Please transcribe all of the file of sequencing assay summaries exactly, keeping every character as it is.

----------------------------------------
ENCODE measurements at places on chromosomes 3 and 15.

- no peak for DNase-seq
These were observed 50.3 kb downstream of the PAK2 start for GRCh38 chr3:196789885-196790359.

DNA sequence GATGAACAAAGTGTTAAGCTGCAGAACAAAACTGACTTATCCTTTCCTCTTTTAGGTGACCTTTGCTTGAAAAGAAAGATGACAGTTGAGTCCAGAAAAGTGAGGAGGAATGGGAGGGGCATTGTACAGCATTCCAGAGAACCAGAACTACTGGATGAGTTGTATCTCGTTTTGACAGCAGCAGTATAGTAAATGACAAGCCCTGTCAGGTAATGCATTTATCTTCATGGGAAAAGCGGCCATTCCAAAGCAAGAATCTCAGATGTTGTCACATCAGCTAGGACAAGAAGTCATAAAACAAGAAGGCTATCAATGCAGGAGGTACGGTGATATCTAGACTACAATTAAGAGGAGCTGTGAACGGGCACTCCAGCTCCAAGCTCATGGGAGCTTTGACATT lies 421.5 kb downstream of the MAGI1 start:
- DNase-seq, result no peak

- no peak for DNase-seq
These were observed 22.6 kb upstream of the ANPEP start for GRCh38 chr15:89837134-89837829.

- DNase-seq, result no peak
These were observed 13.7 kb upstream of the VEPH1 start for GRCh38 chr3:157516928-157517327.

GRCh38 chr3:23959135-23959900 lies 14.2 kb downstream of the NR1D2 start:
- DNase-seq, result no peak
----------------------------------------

ENCODE measurements at places on chromosomes 3 and 15.

- no peak for DNase-seq
These were observed 50.3 kb downstream of the PAK2 start for GRCh38 chr3:196789885-196790359.

DNA sequence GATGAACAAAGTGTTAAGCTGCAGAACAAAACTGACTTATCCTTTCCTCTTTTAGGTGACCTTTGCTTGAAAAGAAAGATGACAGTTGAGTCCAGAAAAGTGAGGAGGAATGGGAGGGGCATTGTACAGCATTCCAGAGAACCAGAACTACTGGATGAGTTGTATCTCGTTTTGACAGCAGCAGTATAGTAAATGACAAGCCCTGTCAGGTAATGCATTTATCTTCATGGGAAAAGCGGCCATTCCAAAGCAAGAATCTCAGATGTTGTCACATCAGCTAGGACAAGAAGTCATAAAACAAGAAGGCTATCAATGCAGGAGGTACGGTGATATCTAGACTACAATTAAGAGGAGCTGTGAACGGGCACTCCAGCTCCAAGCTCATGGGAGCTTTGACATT lies 421.5 kb downstream of the MAGI1 start:
- DNase-seq, result no peak

- no peak for DNase-seq
These were observed 22.6 kb upstream of the ANPEP start for GRCh38 chr15:89837134-89837829.

- DNase-seq, result no peak
These were observed 13.7 kb upstream of the VEPH1 start for GRCh38 chr3:157516928-157517327.

GRCh38 chr3:23959135-23959900 lies 14.2 kb downstream of the NR1D2 start:
- DNase-seq, result no peak